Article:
Government taskforce to look at treatment of fishing fleet workers
Move follow claims illegal workers are used as cheap labour on some Irish trawlers
Minister Howlin’s comments follow claims illegal African and Asian migrant workers are routinely used as cheap labour on board some Irish trawlers. Photographer: Martin Leissl/Bloomberg
The Government is setting up an interdepartmental taskforce to examine claims about the mistreatment of workers on Irish fishing fleets.
The move follows claims by The Guardian newspaper, following a year-long investigation, that illegal African and Asian migrant workers are routinely used as cheap labour on board some Irish trawlers.
Among those working to address the “complex issues arising” will be represenatives from the Departments of Justice, Jobs Enterprise & Innovation, Transport, Tourism and Sport and Agriculture, Food and Marine, as well as the Attorney General’s office, relevant agencies and An Garda Síochána.
The Department of Agriculture said in a statement that Minister for Agriculture Simon Coveney would chair the group which would meet on Thursday to formulate the approach.
Earlier Minister for Public Expenditure and Reform Brendan Howlin described people trafficking as one of most egregious crimes of our time.
“It certainly not a well-known secret to me, or I imagine to the Government,” Mr Howlin said.
“The issue of people trafficking is one of the most egregious crimes of our times. The Government is absolutely determined to tackle it with full vigour.”
He was speaking on his way into the Cabinet meeting.
“You can be absolutely certain no resource and no effort will be spared.”
On Monday, Coveney said he was very concerned about allegations, particularly in relation to the safety of workers.
Mr Coveney said an Garda Síochána had established a project “specifically to address concerns in relation to potential human trafficking in the maritime sector, including fishing”.
Ken Fleming of the International Transport Workers’ Federation (ITF) described the practice as a “national disgrace” and said a blind eye had been turned to abuses for years.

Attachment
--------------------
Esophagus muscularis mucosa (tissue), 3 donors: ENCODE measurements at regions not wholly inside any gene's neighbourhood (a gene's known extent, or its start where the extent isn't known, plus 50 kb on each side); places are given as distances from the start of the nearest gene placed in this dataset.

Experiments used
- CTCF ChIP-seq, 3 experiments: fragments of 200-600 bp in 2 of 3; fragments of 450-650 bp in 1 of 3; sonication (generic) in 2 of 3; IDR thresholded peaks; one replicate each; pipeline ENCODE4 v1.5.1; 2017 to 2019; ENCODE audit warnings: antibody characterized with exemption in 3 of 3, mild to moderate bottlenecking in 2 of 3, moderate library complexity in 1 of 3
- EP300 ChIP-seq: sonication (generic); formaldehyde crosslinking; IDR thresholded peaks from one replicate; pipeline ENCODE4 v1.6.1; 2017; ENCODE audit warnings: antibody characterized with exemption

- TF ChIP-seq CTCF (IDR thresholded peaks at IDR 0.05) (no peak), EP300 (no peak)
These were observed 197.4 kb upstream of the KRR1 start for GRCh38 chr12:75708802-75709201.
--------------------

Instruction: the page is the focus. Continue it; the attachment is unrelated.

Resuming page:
Mr Fleming claimed “90 per cent of fishing vessels are involved” in the practice and that he had been trying to raise awareness of it for almost 10 years.
“I produced a report in 2008 and 2010 and sent it to every Government minister who would read it, basically a report saying this practice was happening and it named the boat owners and nothing was done,” he told The Irish Times.
He cautioned against any rash decisions in the wake of The Guardian report, saying the Government needed to get all stakeholders – including boat owners, the Federation of Irish Fishermen and ITF – around the table to clean up the industry.
“Rounding people up and driving them to Dublin airport will not solve this because they’ll simply be replaced,” he said.
Mr Fleming said the Government had two choices: to implement a work permit system or decide not to and monitoring would be needed if a permit system was introduced to ensure people were being treated correctly.
He said if permits were not issued, measures should be taken to get crews home safely and steps taken to choke off the supply of labour.
Siptu called on Mr Coveney to introduce employment protection legislation, proper training and rigorous inspection processes for migrant workers employed in the fishing industry, saying the revelations came as no surprise to those working in the sector.